With Pen and Pencil 17
(my eye) it jars upon all their conventional sensibilities.
Little Billee, having won his inamorata, absorbed in his art, feels that his whole duty is done when he supplies her material wants and provides the society of his beloved mother and sister for her companionship.
It all grates upon Trilby's nerves, and she loathes the smug proprieties and narrow horizon and only gets a glimpse of fun now and then when she ventures to shock them. The atmosphere is suffocating and she finally runs away, and in her beloved Paris meets with Svengali. With him she "stars" it through Europe, her voice creating a great sensation—a Bohemian and a vagabond, but happy in her own way—a " reversion to type."
Another drew the picture of Maud Muller as the wife of the Judge. Her lack of education and training in the conventions of his social environment lays her open to a criticism that constantly wounds her, the more so that the Judge himself grows impatient at her lapses, and, seeing her in different surroundings, wonders at his former infatuation.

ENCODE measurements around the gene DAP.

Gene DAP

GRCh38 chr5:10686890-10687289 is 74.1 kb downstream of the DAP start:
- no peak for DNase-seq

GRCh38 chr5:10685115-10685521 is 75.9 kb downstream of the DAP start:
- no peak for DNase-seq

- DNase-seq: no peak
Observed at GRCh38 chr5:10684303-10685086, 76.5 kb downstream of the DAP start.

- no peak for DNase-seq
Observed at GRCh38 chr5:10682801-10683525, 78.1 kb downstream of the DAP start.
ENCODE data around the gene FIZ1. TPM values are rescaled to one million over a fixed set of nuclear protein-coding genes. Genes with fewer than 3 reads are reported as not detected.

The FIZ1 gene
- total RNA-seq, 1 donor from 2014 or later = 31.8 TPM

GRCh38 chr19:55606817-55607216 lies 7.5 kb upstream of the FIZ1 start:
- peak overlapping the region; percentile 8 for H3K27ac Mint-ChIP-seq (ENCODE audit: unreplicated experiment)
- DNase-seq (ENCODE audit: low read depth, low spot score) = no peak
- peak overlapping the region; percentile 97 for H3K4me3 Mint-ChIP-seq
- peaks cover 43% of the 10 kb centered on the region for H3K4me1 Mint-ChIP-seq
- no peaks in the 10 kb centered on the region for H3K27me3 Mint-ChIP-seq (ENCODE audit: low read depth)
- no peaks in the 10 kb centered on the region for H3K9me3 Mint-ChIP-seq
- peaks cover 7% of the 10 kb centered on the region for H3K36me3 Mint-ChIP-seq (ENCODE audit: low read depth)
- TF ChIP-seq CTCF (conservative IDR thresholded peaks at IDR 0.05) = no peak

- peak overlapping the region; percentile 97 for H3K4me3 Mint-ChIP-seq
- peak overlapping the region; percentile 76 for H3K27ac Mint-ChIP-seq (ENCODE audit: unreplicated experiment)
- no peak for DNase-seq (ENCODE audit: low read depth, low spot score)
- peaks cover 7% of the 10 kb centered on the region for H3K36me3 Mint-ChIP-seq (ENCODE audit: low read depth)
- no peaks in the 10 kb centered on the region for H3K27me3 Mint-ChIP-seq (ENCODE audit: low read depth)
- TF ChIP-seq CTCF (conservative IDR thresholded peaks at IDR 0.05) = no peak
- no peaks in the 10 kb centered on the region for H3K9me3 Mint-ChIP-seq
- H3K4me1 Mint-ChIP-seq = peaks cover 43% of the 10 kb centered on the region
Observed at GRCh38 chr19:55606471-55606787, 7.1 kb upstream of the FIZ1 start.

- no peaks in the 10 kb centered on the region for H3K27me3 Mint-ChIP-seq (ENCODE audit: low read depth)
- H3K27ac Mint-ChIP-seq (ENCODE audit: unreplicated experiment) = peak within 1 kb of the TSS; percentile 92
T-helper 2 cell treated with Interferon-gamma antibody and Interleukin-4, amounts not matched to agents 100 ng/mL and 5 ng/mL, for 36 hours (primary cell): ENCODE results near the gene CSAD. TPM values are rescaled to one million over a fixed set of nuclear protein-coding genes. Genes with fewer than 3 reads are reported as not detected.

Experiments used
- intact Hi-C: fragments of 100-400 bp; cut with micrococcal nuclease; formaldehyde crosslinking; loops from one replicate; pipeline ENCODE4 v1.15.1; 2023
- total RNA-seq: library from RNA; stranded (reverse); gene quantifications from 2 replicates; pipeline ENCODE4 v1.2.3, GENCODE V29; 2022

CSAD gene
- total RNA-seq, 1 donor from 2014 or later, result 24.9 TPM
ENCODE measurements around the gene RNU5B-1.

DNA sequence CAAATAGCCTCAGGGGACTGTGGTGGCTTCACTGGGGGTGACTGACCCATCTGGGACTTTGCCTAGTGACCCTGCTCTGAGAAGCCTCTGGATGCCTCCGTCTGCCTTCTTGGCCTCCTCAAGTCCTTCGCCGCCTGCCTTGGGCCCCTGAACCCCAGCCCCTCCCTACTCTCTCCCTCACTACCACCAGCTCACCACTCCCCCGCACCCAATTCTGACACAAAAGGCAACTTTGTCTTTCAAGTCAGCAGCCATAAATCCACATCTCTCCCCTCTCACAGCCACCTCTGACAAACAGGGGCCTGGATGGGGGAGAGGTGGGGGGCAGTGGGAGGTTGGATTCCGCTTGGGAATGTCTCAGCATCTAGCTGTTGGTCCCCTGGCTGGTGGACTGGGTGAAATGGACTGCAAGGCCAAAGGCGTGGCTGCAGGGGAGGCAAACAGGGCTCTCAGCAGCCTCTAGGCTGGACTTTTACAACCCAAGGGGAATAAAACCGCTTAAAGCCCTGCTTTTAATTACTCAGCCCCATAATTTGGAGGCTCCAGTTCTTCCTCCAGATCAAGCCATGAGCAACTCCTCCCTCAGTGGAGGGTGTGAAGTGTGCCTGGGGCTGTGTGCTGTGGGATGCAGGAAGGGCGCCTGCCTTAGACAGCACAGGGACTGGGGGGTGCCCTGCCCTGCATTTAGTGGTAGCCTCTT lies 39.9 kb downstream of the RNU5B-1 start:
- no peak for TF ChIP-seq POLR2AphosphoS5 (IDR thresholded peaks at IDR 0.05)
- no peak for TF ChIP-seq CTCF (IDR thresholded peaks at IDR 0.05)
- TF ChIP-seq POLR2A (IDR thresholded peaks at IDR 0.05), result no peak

Little by little his hurt pride grows so sensitive that the love dies out of his heart as suddenly as it came, and Maud goes back to her native village, maintained in the state becoming her new position, but with no communication with the Judge except through his lawyers.
One would think that the company were possessed by the belief that when an author disposes of the creatures of his imagination he is all-wise in the apportionment of their destinies, and that others could not improve upon them, had not one writer of the party which I am recalling drawn a radiant picture of the happiness of Owen Meredith's "Lucile" as the wife of Alfred